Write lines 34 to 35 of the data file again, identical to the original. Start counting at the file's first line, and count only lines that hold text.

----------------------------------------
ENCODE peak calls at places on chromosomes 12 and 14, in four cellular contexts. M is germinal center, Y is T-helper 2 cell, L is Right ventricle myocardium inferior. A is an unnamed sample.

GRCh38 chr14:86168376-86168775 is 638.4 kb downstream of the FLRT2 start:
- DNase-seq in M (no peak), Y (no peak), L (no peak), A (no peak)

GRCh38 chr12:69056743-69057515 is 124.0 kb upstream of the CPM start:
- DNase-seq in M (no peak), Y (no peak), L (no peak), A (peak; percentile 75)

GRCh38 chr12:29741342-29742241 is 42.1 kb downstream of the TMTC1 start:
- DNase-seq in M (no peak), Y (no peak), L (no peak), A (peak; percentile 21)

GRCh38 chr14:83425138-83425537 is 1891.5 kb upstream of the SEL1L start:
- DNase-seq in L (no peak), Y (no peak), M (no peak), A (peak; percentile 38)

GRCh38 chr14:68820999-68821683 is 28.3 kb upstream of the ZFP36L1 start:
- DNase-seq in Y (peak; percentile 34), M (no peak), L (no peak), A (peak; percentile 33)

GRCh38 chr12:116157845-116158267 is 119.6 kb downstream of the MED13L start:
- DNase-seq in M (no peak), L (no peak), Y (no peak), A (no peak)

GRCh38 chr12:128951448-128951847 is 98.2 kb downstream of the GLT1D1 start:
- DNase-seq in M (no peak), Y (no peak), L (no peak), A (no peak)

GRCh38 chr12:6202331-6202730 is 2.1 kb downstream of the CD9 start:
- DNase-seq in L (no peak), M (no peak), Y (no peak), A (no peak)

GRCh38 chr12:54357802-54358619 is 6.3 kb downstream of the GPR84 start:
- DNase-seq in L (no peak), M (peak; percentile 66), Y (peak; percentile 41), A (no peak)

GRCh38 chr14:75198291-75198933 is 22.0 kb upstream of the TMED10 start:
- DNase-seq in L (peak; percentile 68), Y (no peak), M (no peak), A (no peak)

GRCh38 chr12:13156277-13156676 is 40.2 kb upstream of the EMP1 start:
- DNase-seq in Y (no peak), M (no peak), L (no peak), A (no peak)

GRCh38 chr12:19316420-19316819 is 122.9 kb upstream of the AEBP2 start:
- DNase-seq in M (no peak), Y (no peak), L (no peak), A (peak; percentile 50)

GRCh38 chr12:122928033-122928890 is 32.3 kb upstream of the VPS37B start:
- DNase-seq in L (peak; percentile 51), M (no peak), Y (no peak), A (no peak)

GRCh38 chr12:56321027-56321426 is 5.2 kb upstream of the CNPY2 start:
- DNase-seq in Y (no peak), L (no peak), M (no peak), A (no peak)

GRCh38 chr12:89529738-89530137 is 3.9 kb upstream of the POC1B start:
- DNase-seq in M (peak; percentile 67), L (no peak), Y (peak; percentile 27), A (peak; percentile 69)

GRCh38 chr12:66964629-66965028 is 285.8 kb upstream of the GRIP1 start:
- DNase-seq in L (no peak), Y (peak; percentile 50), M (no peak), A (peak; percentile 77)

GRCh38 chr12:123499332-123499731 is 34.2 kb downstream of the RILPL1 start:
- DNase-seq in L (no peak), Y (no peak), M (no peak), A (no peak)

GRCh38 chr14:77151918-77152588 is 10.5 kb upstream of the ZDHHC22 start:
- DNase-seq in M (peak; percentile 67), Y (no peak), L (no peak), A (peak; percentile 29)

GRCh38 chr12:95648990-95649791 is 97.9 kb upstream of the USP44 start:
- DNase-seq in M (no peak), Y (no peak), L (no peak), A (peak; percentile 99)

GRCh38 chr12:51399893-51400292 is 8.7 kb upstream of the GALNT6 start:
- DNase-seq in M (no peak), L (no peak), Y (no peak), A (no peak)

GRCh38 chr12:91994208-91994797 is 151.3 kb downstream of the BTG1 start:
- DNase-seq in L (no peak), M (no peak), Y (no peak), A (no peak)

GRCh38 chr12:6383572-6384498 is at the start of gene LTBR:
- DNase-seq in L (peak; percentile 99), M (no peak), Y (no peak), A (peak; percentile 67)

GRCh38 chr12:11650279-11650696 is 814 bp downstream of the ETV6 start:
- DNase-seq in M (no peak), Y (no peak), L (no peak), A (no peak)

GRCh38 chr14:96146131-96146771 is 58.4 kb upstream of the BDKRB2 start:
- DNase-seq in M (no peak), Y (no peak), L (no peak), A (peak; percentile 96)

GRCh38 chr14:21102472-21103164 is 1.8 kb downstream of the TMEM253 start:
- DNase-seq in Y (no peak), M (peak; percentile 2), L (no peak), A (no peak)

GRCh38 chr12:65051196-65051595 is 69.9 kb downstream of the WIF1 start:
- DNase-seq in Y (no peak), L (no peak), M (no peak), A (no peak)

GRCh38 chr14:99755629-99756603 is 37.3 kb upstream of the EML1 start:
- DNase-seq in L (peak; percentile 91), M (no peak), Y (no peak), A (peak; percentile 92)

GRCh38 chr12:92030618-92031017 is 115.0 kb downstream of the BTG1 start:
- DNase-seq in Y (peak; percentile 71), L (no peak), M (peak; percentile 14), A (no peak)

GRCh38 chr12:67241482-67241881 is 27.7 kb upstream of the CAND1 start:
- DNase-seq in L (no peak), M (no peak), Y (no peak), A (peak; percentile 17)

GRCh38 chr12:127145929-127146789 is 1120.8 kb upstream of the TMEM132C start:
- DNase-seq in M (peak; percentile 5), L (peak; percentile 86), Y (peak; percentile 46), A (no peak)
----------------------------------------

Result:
GRCh38 chr12:123499332-123499731 is 34.2 kb downstream of the RILPL1 start:
- DNase-seq in L (no peak), Y (no peak), M (no peak), A (no peak)